Non Functional requirements are not functional

I attended a lecture lead by Tom Gilb an American systems engineer and acclaimed author about Value Project Management Methodology EVO (Evolutionary Project Management) at BCS London. He alluded briefly to his attitudes towards Non Functional Requirements in a less than positive light this encouraged me to delve further into his works. Given that we are in the middle of a discussion and working through pieces of work that outline some core NFRs that will be used to guide and advise the future processes that other teams need to be aligned alongside the standards proposed. I thought it would be worth writing up a very brief high level view of his theories along side my own personal thoughts.

Consider for a moment that even the term ‘Non Functional Requirements’ is riddled with negativity and ambiguity. In order for any task, project or user story to succeed it needs to be clear and unambiguous, grounded in design and hold a stakeholder focus, we should all be nodding in furious agreement at this point. Non functional requirements fail at the first stage, dictionary antonyms for functional include; worthless, impractical, broken as such are we really willing to suggest that the additional standards we are advising be followed are flawed from the start. That is certainly not the expectation that we want to set when looking through these guidelines.

In his paper Rich Requirement Specs: The use of Planguage to clarify requirements and included in his Planguage (planning Language) book Gilb heavily pushes for clarity, quantification, quality and value in all requirement specifications. He also suggests the below alternatives for renaming the different requirements.

Not an NFR in sight. Interest in the above and for this purpose would extend to the Performance requirements specifically the naming conventions that are applied here. The definition of a function is straight forward; an action, what the system does.  Product qualities are harder to define, Gilb explains it as how well a product interacts with people, other products, or internally within the product itself. Product qualities in turn create value for the stakeholders of the project.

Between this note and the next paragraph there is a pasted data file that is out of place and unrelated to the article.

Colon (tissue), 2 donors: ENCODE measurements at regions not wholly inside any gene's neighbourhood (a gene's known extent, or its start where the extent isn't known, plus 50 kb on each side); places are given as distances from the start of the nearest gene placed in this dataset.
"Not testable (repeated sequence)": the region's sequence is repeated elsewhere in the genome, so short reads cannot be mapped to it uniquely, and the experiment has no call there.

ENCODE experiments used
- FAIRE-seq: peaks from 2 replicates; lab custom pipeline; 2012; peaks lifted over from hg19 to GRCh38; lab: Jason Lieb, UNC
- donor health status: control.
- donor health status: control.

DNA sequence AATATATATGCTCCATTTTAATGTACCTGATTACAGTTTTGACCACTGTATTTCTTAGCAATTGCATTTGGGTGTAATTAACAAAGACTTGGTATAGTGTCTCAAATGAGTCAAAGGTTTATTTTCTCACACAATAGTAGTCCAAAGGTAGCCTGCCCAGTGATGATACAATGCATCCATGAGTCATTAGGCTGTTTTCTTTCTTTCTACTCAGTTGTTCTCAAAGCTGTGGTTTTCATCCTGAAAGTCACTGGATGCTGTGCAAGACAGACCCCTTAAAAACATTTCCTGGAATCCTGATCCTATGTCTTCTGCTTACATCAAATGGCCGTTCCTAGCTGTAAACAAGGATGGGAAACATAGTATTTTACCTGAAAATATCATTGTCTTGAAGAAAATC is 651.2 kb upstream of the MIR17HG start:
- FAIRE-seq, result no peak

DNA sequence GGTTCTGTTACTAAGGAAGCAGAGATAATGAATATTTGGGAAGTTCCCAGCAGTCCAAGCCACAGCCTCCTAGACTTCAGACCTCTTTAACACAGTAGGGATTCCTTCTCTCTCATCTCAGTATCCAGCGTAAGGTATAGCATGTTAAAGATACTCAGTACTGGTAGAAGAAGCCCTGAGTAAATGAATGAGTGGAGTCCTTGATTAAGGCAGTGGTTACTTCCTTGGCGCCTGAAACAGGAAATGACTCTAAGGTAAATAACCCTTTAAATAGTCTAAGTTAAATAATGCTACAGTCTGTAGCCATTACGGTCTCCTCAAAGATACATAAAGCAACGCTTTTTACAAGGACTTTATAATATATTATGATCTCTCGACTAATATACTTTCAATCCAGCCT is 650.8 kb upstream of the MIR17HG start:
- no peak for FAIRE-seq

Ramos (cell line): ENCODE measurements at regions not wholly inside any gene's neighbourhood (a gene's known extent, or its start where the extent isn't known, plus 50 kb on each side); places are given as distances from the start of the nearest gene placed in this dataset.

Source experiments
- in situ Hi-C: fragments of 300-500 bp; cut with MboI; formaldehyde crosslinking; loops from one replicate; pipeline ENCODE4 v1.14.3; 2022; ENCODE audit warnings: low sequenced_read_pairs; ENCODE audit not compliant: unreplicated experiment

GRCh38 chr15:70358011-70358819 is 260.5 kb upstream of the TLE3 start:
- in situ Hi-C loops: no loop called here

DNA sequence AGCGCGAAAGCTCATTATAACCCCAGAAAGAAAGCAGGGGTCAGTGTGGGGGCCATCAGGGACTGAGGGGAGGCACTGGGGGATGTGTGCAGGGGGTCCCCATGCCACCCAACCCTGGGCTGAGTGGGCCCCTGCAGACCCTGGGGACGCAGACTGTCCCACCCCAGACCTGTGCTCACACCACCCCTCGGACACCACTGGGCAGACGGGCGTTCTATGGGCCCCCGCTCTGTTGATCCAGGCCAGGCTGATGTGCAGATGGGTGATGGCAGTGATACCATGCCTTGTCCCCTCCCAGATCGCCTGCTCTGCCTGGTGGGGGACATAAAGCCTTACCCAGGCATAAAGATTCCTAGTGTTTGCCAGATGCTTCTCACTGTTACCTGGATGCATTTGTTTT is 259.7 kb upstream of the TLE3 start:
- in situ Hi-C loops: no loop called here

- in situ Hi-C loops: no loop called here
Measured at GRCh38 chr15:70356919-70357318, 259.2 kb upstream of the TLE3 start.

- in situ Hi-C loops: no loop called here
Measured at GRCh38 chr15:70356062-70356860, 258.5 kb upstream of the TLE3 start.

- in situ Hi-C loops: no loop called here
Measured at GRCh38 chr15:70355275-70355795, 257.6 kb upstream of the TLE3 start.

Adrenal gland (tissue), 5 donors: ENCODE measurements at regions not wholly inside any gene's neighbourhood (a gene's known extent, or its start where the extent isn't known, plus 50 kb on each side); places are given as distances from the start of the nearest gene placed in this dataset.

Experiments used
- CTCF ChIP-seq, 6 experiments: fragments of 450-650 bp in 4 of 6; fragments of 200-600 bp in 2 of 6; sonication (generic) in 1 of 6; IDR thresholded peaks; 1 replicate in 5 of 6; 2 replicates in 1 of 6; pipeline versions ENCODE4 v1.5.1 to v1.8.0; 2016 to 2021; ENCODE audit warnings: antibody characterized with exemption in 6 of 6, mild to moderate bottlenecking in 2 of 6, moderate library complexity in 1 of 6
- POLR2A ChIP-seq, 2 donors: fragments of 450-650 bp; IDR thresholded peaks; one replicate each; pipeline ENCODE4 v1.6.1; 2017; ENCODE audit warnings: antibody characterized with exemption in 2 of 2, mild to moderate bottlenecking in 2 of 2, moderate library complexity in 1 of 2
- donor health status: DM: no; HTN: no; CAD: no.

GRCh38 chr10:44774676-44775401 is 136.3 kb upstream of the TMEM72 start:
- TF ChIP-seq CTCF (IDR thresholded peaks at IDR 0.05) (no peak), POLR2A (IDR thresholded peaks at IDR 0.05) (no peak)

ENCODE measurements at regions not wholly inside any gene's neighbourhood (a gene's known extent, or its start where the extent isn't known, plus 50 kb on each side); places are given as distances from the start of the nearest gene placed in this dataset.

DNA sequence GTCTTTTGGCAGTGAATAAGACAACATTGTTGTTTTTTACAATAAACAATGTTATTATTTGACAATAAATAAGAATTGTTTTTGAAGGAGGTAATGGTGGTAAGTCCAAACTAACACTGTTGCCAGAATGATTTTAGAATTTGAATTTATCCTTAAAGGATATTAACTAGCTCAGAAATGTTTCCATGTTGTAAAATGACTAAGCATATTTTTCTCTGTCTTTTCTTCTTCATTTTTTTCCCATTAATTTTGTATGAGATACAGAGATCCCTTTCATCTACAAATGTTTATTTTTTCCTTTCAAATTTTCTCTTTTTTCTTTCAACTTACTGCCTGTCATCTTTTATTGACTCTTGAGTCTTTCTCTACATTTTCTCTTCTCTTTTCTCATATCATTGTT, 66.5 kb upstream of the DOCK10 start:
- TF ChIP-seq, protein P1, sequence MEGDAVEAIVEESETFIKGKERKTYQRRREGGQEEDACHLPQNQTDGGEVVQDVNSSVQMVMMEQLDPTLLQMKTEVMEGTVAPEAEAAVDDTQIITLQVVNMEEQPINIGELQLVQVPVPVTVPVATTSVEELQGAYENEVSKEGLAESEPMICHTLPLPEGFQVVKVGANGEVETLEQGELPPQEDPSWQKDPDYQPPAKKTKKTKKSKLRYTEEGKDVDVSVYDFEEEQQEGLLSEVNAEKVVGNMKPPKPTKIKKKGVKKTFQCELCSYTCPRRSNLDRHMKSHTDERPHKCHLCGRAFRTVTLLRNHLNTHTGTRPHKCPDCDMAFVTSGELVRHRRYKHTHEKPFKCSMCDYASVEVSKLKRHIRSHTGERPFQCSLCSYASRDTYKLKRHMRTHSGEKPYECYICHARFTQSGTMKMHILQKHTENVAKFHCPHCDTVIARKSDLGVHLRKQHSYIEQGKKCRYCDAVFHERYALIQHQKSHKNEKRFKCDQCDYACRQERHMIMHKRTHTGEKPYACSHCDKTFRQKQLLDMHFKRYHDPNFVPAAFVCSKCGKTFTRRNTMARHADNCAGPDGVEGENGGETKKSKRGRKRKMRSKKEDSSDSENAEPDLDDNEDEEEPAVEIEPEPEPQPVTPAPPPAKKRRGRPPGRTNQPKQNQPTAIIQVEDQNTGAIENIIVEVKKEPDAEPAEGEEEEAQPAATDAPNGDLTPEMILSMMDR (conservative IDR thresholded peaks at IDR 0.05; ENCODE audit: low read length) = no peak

The principle is simple in design, if there is a security requirement specify it as such if there is a requirement that differentiates that product to another product call it a quality requirement. Are there resource requirements? Say so. Is it an Operational requirement e.g transactions failing, then assign the term Operational Requirement and so on. This encourages the shift away from fluffy buzz work terms like ‘Optimal exposure of app status’ or ‘Logging to be relevant, configurable’ (real examples from Betfair confluence) and towards quantitative instructions that can be measured.

There is a lot of documentation out there around NFR both for and against the terminology, we have the scope to change our current approach and adopt an alternative naming convention going forward. Ask yourself can we hand over highly polluted requirements with ambiguity and obscurity to the next stage and expect that the final result will meet all the specificity that is needed when dealing with tools such as Chef, Ansible, Thoughtworks Go and processes such as logshipping or monitoring. Whether you agree with the above is open to interpretation however the take away should be to move away from negative and ambiguous terms such as Non Functional Requirements and towards alternative naming conventions suggested here.

/Stacey Eady is an Infrastructure Automation Engineer in our UK office